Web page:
The Point: Give It Five

You read an article online and you’re torqued. You type a comment, you’re about to hit send . . . Don’t. At least give it five minutes.

Same thing is true on Facebook, or at that school board meeting. Or over coffee with a co-worker who has a different view about life. Give it five.

That’s the advice of Baylor’s Alan Jacobs—a man who should know, because he’s stuck between two worlds. He’s an academic, and an evangelical Christian.

In a recent Wall Street Journal op-ed, Jacobs talks about the many academics who can’t imagine evangelical Christians who help the poor with no spiritual strings attached. Just like there are many evangelicals who can’t fathom liberal secular professors who are fair to students who don’t share their worldview.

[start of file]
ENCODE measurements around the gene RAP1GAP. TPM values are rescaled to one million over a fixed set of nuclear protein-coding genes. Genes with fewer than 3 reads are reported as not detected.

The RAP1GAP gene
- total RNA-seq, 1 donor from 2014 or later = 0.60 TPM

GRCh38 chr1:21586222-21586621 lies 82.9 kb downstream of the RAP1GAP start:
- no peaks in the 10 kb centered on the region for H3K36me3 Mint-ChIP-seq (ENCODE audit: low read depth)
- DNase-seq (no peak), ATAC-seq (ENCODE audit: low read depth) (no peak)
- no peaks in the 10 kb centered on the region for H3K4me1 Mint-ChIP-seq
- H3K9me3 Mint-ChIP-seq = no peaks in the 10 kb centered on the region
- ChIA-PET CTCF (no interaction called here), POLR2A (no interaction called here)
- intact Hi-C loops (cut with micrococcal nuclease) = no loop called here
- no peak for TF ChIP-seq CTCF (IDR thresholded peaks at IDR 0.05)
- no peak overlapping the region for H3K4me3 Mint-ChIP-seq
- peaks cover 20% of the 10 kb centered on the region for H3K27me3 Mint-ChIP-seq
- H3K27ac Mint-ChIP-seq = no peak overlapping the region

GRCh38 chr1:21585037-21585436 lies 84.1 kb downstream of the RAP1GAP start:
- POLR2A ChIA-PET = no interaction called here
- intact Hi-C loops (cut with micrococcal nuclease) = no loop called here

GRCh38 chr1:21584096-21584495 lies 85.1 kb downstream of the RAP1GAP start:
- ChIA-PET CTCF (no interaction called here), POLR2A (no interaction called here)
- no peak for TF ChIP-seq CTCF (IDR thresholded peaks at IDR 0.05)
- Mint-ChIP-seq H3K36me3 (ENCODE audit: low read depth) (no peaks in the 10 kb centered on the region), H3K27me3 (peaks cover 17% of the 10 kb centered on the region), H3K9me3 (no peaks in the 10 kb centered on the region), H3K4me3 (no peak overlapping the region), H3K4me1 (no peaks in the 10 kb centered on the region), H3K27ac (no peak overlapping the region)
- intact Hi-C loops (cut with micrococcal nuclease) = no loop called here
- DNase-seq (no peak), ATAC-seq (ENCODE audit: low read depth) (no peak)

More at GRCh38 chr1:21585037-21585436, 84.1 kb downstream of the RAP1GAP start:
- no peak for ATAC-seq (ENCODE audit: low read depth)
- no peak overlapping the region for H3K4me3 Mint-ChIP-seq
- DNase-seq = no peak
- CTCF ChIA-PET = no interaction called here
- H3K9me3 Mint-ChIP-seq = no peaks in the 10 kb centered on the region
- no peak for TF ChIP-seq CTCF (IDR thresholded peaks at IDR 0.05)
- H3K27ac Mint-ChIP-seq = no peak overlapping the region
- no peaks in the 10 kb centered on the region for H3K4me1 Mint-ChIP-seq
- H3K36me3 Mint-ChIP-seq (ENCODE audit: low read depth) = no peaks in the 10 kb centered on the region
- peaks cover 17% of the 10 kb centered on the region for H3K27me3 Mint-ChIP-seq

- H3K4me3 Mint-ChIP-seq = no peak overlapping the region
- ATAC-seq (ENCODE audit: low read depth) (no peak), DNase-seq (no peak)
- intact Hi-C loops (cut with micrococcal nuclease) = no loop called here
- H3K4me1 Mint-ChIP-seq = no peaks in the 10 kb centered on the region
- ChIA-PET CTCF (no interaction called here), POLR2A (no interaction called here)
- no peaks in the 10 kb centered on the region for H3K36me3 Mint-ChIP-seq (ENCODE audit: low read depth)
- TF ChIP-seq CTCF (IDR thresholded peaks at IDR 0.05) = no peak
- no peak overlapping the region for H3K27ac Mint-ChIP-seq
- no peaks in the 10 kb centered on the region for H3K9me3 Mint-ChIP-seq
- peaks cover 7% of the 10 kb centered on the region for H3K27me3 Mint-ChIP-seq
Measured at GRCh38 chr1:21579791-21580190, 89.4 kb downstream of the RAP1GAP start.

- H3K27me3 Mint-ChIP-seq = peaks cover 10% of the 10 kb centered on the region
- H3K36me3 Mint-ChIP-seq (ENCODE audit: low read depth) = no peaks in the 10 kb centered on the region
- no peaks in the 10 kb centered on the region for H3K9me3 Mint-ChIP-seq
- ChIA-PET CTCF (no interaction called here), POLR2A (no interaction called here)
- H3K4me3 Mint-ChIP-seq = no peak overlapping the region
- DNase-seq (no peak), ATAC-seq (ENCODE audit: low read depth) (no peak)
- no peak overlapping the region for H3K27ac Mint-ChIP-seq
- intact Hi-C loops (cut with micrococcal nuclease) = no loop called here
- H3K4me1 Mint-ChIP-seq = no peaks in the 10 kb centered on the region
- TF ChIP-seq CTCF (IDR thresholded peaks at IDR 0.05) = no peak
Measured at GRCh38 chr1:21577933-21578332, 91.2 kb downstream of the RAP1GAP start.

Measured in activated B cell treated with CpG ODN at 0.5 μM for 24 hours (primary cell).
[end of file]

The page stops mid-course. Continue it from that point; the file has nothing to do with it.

These days, as Jacobs writes, people are known and accepted in large part for who they hate—the “culturally repugnant other.” But civil folks do exist. It’s possible for each side to get to know each other and to discuss differences civilly. But it takes effort.

And taking five minutes helps, too.



Can Evangelicals and Academics Talk to Each Other?
  • Alan Jacobs | Wall Street Journal | October 20, 2017

Comment Policy: Commenters are welcome to argue all points of view, but they are asked to do it civilly and respectfully. Comments that call names, insult other people or groups, use profanity or obscenity, repeat the same points over and over, or make personal remarks about other commenters will be deleted. After multiple infractions, commenters may be banned.